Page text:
This was my favorite view.  You can see the green colored  river pass on the front of the kayak and the faster water up under the tree.  The faster riffles were fun and we looked forward to them.  You just had to scout ahead to see where the rocks were by reading the river.

There were some beautiful cabins on the river.  They were so peaceful but I wouldn't want a bunch of drunks floating by every day in my front yard.                                                               


Gary was the only one not to get wet in the river.  I slipped over too close to the log jam and the force of current pinned me and then tipped my kayak over.  I dove in and grabbed my paddle and pulled my flipped kayak into the log jam.  It could have been a bad moment but just my pride was injured!  The kayak was swamped with water and very heavy.  I managed to get the bow up the bank and the water slowly drained out the drain hole.  It was too heavy to flip over so I just waited for 20 minutes for it to drain.  Then I had to figure out how to get off the log jam and back in the river with the current coming towards me.  It took some planning but then I was back in the river floating down stream   Later I thought about how dangerous it could be if you don't pay attention.

We finished the float and never saw the group we started with.  They were to be picked up by the shuttle and we had our own car so we didn't worry.  We would all meet back in the campground.

It was a great day on the river and we were hungry.  Gary and Jane had an extra steak so we grilled our dinner and relaxed while we dined outdoors on the picnic table.  Another great day in paradise!  Next time, join us for our next adventure!

Wednesday, July 7, 2010

Pastel Art

I recently received a lesson in Soft Pastel art from a friend I showed how to make glass beads. I have to try to learn how to draw and shade the colors of my picture.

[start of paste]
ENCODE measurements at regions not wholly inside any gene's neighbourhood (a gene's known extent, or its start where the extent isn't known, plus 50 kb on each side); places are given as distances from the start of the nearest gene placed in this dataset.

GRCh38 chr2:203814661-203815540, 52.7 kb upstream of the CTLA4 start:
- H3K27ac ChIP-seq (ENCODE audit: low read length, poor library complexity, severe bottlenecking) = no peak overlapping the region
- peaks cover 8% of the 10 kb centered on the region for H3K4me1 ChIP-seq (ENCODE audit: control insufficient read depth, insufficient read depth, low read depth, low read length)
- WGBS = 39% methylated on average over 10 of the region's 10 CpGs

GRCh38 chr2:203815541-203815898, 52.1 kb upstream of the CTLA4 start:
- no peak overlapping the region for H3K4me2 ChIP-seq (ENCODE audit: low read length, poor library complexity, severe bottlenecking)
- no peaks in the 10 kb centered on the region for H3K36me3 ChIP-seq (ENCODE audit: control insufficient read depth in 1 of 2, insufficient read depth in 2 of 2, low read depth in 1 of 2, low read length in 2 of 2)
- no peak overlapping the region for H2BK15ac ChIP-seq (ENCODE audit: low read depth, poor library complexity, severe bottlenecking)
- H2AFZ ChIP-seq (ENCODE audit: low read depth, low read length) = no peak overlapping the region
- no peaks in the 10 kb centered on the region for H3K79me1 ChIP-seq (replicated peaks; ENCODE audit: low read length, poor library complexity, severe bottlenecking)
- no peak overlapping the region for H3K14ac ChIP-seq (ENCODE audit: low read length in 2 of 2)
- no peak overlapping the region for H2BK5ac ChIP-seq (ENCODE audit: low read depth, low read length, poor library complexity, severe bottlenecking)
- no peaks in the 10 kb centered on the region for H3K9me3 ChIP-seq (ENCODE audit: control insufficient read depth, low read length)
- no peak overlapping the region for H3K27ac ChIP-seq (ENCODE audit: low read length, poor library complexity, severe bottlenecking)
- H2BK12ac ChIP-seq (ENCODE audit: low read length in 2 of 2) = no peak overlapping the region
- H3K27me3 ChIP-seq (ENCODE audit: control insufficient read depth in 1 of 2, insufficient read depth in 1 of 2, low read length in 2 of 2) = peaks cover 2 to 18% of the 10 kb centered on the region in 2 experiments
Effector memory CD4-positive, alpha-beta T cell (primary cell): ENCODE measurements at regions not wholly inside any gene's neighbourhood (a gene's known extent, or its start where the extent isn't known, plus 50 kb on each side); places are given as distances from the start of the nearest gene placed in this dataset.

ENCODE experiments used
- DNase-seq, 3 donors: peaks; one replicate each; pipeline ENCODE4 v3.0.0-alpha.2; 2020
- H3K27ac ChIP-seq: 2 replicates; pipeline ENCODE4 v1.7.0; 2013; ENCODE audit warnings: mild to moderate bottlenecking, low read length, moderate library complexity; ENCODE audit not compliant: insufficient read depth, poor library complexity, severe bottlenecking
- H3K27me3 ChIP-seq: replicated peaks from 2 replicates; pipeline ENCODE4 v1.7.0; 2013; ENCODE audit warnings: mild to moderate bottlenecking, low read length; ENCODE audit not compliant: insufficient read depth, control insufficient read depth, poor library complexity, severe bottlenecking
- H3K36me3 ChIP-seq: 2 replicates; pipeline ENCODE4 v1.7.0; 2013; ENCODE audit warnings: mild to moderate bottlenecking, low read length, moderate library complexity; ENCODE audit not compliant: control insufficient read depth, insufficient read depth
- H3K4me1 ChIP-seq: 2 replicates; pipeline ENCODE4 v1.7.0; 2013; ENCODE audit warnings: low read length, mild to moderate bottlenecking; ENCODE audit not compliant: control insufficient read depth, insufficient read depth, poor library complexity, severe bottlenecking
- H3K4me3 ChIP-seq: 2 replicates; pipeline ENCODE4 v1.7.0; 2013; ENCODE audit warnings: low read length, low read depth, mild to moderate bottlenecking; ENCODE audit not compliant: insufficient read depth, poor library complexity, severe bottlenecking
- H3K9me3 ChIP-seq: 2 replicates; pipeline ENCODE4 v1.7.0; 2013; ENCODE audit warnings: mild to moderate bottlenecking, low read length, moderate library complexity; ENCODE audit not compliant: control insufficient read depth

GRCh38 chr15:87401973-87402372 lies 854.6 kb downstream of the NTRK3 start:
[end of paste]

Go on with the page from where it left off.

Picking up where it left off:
First I bought a simple travel pastel kit to start with.  It only had 12 colors and it got me started.

I used a pencil to sketch a picture for my first pastel drawing.  Amy showed me how to look at light and the sight line and perspective and so much more that I was happy just to complete my first picture.

Other than the flash spot, it was my first crude picture.

Next, I started a still life pencil sketch.

Yes, it is a pear and an apple!

After a few drawings, I knew I needed more help.  I ordered a few books on pastels and saw they were offering a class in Manistee.

I went to a couple of classes and started practicing.  My instructor said to use photos we took ourselves.

I tried to copy this but have to work on it.

This is not easy!  Now I have to learn to shade and watch my light source.

Now I have enough colors to do some serious shading.

I learned how to make paper pencils for shading called torchons by rolling wet paper or paper towels around a toothpick and allowing it to dry.  This is used to blend in the pastels.  You can always use your fingers but you have to keep the fingers clean in between to not smear your picture.                                              

I tried several types of paper.  I quickly found out that pastels require a special paper with a lot of "tooth" to hold the pigment.

I try to draw and paint every other day so I'll have something to work on in my pastel class.

This one will need the teacher's help.

I wonder what she will say about this one?  I hope you can tell it was a pinecone!!!!

This landscape needs some work in the foreground.

I don't know what this is.  Maybe a thistle?

This was my last painting.  I'll miss class next week as I am going to Slippery Rock.  I'll take some pictures!

The class has helped me to open my eyes to my surroundings and look for a picture.  What do you think?